Olga Campbell and Larry Green’s shared exhibit at the Zack, Hidden, is on until March 6. (photo by Olga Livshin)
In the new exhibit at Zack Gallery, Hidden, the pieces are united not only by theme but also by media. Both artists featured, Olga Campbell and Larry Green, mostly use photography, which they then play with in Photoshop. The computer-generated effects contribute to the graceful and faintly mystical feel of the images. Hazy silhouettes hide behind the splashes of paint. Eyes peek through the veil of the unknown. Mysterious places and partial faces open the gates of subconscious and let us witness the artists’ creative cores, their emotions.
The images are distinct, echoing each artist’s personality, but the common approach makes their double show almost seem inevitable. And the meshing of their artistic visions spills into life beyond the gallery. Both chose careers in the helping professions, for example. Campbell was a social worker until she retired. Green is a psychotherapist and a professor of psychology. But they didn’t really know each other before the idea of a mutual exhibit took root.
Campbell explained how it happened: “Last year, I participated in Culture Crawl. Linda Lando, the Zack Gallery director, came to see my pieces. She asked me if I wanted to have a show at the Zack Gallery.”
Green added: “I was with Linda that day – we are partners. I remembered Olga’s art from other shows…. I like what she does. Someone suggested we have a show together. That’s how this collaboration started, but, even before that, we were vaguely aware of each other. We saw and admired each other’s art at group shows. We knew many of the same people: friends, neighbors, co-workers.”
After the dates of the exhibit were set, the artists met to decide on the theme. “Larry came up with the Hidden, and I thought it was wonderful,” said Campbell. “There is so much in the world that is hidden. People hide things from others and from themselves, adopting layers of masks and veils. When we put obstacles in the way of seeing the world, we hide not only the shadows, but also the light. When we acknowledge the shadows, then we are able to see the light. Most of the really profound and rewarding things in life are hidden beneath the layers of mystery.”
In Campbell’s pieces, the layers are frequently photographs superimposed upon each other in Photoshop, plus special effects and the occasional addition of multimedia. She admitted that she doesn’t do much pure painting although she studied it.
“I always liked doing art,” she said. “In 1986, I took several art classes and then I thought, what to do with it? So I enrolled in Emily Carr. Afterwards, I worked as a social worker part-time and on my art part-time, until I retired. Art is not a hobby for me. I have to do it.”
Green’s path was a bit different. “I did a lot of art until I was about 25. Then I dropped it for 20 years before starting again, first with pottery and then with other stuff. When I worked with clay, sometimes my hands knew better than my brain what I wanted to say. I made a sculpture and now, years later, I look at it and think: Oh, that’s what I meant. Of course! My brain has caught up with my hands.”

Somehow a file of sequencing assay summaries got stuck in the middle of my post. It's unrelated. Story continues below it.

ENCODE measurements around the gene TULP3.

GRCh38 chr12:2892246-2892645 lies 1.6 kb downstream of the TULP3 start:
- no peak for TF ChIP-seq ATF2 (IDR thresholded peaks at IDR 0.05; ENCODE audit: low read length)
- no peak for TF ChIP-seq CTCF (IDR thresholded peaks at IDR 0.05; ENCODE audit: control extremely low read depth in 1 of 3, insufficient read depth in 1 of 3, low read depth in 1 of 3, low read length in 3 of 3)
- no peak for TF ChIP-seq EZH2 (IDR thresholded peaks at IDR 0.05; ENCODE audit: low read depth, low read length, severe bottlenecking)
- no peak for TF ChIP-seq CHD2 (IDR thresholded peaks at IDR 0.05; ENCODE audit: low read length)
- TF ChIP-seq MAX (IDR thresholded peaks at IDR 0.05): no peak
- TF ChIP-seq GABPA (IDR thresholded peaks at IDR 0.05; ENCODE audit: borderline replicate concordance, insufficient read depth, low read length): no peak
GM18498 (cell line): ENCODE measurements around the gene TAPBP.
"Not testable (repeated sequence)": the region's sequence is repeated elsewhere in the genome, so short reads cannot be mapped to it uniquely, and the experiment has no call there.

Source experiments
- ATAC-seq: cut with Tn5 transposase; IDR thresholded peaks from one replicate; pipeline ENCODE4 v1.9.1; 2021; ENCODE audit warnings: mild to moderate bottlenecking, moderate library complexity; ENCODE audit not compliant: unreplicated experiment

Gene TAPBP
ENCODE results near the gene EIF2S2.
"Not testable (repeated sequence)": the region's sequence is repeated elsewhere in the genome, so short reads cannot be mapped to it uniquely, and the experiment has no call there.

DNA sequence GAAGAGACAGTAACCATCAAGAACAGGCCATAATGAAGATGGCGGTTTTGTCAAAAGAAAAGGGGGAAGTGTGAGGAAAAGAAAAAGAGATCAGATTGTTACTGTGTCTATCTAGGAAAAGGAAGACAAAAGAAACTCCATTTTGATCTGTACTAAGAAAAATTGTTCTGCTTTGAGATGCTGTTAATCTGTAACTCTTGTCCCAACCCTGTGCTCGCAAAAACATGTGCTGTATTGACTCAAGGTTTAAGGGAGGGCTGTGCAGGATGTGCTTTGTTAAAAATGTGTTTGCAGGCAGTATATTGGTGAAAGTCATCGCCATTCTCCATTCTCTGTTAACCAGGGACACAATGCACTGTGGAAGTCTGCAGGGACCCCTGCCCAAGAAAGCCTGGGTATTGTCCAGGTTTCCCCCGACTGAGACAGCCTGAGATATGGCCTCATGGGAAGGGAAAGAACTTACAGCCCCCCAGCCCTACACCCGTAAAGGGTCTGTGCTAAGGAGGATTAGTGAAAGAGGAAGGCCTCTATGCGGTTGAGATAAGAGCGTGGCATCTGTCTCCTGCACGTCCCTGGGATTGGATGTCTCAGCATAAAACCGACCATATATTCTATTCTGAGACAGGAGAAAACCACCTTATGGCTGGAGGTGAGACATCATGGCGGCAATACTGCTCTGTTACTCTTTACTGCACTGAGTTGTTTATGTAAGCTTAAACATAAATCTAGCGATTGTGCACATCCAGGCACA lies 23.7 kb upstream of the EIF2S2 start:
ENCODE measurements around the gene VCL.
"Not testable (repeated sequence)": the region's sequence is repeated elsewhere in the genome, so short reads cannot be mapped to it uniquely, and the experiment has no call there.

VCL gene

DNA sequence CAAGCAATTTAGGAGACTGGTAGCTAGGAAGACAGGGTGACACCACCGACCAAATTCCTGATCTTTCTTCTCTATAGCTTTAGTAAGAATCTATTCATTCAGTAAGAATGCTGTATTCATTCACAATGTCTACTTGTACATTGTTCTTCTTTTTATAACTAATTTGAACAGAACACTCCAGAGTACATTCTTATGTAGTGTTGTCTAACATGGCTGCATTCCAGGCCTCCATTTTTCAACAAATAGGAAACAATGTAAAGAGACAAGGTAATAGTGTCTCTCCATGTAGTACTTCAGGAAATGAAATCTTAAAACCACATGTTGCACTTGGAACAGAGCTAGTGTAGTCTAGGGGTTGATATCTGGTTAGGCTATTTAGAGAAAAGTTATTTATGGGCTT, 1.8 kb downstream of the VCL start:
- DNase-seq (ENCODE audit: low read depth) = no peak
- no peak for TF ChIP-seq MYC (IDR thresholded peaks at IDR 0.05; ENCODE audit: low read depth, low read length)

The intuitive application of their skills underlines both artists’ creative courage. They are not afraid to experiment.
“I play around with Photoshop,” said Campbell. “I don’t know it very well. I try different things and I often get something I like by accident. Later, I can’t always reproduce the effect, so I never repeat myself.”
Green concurred. “I like Photoshop,” he said. “I learn it as I go. My ideas pull me through the learning process…. Using Photoshop, I can realize my vision much faster than with paint and canvas, but it is all trial and error. I keep worrying at the piece until something comes along. Or not. If it comes, I go for it. If it doesn’t, I don’t. Some pieces take years to come together. For example, years ago, I saw a single pink running shoe in a park and snapped a photo of it but I didn’t do anything about it. Then, recently, in a different place, I saw a single pink glove, and photographed it. I brought them together in Photoshop, and now they are not lonely.”
Many of Green’s pieces at the Zack are foggy landscapes. “I’ve always been fascinated by fog,” he said. “A foggy landscape has a particular dreamlike quality to it. Shapes are indistinct and, therefore, invite the viewer in, in an attempt to give the scene some definition. Alternately, the viewer can rest in the soft tranquility of the scene rather than be overwhelmed by details…. People who come to me for therapy are often afraid of the fog, especially inside themselves, but they’re also interested in it, in what it might reveal. Everything I do, in both art and psychology, is basically the same: trying to reveal the underlying reality, the hidden connections behind the apparent.”
“The same for me,” Campbell agreed. “Although not everything should be revealed. Some parts of the whole are better hidden, while the essence should be revealed.”
Olga Livshin is a Vancouver freelance writer. She can be reached at [email protected].